Poison Pero is RIGHT!

Thursday, March 30, 2017


Tuesday, March 28, 2017

PRAGER UNIVERSITY: Is Gun Ownership a Right?

"We teach what isn’t taught." - Dennis Prager

This semester of Prager University is presented by:  Eugene Volokh

"A well-regulated militia, being necessary to the security of a free state, the right of the people to keep and bear arms shall not be infringed." – U.S. Constitution, Second Amendment

"A 'free state' is what the Framers wanted America to be.  They saw an armed citizenry as in part a hedge against tyranny...So, does the 2nd Amendment secure an individual right to bear arms?  It did when it was written; it has throughout American history; and it does today." – E.V.


Sunday, March 26, 2017

WASTEBOOK: Boondoggle Boulevard

$76 million
New Jersey
Federal Highway Administration and Department of Housing and Urban Development

More than $341 million was spent reconstructing just 12 ½ miles of a New Jersey road on which fewer than 7,000 people live. The price tag comes to about $27.3 million per mile.

The stretch of Route 35 running between Seaside Heights and Bay Head was severely damaged by Superstorm Sandy in October 2012.

Even though the project was fast-tracked by state officials, it was finished a year behind schedule and $76 million over budget.

More than $20 million of this excess was spent to pay contractors for not working. All work was stopped during the summer of 2014, but the contractors continued to be paid.  Construction was shut down for Memorial Day weekend and then halted altogether from June 13 to September. Contractors were paid again for being idle when construction was stopped while pipes were being installed under the road. “Those numbers are mind-boggling,” says Barry LePatner, a construction contract attorney. He points out “a suspension of work shouldn’t add up to ($25 million) in labor costs.”

Government officials cannot explain how another $23 million was even spent.

State officials justify the exorbitant costs by claiming “this is not just a resurfacing job.” Instead, Route 35 was “redesigned as a state-of-the-art roadway.” This included reconstructing the roadway, landscaping to enhance medians, replacing miles of gas, sewer and water lines under the road and adding bicycle lanes on the northbound side of the road.

Anthony Attanasio, who was an assistant commissioner of the state DOT until April 2014, says the setbacks were caused, in part, because the plans for the area were inaccurate. The planners “were essentially blind to what utilities were beneath the road.”  As a result, “this created a stop-and-start pattern— contractors would dig down and find an unmarked gas pipe, then they would have to call the gas company and wait for it to inspect or replace the pipe.”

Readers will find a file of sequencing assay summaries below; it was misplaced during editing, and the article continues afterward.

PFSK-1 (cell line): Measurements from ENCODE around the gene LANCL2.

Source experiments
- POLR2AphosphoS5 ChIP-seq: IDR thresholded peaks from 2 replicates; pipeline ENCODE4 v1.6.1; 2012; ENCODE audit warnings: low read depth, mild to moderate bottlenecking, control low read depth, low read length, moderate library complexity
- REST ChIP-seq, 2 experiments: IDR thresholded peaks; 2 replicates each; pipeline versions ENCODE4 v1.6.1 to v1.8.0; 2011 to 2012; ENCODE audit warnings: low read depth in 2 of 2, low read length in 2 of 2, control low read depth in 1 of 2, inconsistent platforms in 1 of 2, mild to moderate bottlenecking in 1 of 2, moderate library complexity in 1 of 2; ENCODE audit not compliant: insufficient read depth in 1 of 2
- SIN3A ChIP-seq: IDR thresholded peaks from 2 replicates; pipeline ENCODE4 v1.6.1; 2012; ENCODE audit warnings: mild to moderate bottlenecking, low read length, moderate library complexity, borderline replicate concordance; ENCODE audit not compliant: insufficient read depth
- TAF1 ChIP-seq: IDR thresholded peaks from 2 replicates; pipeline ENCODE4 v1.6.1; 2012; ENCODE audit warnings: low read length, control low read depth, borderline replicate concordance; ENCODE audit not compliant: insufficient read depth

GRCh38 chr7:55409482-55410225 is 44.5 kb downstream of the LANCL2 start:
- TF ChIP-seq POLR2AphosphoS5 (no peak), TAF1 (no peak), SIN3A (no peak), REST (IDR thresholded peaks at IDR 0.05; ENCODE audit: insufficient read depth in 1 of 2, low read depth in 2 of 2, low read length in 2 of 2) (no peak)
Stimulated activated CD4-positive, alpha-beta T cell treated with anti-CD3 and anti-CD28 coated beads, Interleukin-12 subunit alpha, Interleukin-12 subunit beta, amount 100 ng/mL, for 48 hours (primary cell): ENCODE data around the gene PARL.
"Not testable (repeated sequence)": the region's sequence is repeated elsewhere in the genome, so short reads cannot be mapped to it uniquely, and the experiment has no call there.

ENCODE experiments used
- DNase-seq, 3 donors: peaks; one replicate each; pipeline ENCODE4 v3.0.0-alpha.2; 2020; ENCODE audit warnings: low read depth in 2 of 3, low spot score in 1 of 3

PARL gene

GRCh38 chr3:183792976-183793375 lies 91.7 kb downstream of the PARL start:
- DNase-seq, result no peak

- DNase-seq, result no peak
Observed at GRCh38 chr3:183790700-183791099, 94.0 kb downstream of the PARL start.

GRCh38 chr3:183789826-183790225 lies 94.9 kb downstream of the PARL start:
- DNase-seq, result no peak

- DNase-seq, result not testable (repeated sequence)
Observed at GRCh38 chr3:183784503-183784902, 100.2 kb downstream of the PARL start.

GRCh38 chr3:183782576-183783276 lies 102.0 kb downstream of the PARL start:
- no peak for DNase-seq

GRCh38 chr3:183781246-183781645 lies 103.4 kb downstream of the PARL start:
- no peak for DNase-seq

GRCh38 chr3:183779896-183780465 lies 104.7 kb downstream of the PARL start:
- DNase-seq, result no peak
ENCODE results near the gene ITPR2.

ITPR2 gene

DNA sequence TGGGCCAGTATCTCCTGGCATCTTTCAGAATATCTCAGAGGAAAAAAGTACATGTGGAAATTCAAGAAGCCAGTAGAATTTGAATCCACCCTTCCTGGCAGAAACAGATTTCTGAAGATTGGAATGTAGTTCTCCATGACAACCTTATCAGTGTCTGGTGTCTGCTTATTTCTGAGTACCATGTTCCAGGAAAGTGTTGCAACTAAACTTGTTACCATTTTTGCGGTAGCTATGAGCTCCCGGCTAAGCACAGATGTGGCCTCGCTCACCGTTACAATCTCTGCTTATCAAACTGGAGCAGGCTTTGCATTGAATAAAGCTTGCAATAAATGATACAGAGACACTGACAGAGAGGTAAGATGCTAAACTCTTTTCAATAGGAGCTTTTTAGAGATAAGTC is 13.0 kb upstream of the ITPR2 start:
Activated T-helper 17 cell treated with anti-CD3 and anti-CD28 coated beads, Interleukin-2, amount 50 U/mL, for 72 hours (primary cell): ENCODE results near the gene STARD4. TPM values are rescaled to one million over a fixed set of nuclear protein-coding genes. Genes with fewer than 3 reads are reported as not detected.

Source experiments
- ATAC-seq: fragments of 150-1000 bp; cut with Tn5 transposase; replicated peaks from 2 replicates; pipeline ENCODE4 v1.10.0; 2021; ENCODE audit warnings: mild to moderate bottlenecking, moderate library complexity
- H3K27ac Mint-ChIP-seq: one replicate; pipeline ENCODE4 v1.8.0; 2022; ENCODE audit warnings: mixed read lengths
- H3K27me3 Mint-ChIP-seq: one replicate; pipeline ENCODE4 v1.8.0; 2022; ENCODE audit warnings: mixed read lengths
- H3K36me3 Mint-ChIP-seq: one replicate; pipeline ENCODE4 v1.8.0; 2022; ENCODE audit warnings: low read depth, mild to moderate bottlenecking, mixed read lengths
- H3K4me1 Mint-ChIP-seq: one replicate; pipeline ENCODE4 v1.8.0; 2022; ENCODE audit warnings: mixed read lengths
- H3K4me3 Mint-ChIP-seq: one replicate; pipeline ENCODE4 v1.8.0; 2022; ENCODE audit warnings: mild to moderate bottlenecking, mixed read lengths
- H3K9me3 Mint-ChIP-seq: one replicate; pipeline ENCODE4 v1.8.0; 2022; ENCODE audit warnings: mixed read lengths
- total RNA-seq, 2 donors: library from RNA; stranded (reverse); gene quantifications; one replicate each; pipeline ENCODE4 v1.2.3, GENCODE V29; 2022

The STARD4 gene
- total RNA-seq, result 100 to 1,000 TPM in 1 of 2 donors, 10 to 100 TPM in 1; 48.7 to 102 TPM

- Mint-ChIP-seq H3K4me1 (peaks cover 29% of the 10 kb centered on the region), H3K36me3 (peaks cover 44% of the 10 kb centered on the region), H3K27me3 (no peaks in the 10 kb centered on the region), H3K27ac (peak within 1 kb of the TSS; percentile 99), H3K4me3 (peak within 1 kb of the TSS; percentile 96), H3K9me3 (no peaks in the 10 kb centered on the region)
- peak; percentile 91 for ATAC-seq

Democrat state Senator Raymond Lesniak calls the project “a boondoggle” and is urging the U.S. Department of Transportation and Congress to investigate. “The Route 35 reconstruction project is the poster child for what’s wrong with the state and federal government’s Sandy relief effort,” says Lesniak.

The high price of the project was only a bump in the road for the state, however, because most of the costs were billed to the federal government.

“Very little of the cost for the Route 35 reconstruction project will be paid by New Jersey taxpayers,” according to Steven Schapiro, a spokesman for the New Jersey Department of Transportation.

“Of the $341 million project costs, $336.3 million are expenses eligible for federal reimbursement and fall under the 80 percent (the Federal Highway Administration) will pay for, totaling $269.04 million. The State share of eligible costs, which is 20 percent, would be $67.26 million. When the $4.7 million that FHWA determined was not eligible for federal reimbursement is added in, the State share totals $71.96 million. Of that amount, NJ has been reimbursed $50.1 million by a federal Housing and Urban Development (HUD) Community Development Block Grant (CDBG) for Superstorm Sandy recovery efforts. That leaves $21.86 million for which the State is responsible. However, NJDOT expects additional reimbursement from the CDBG grant but we don’t have a figure at this time,” explains Schapiro.

And while the reconstruction is finally finished, this isn’t the end of the road for the costs associated with this project. Residents say the construction damaged their homes, including cracks in walls and ceilings. At least 36 property owners contacted the New Jersey Department of Transportation with claims related to work on Route 35. The state, however, is referring the residents to the contractor but the contractor’s insurance company has been denying liability.

For taxpayers, the reconstruction of Route 35 has been a rocky road with the cost amounting to highway robbery.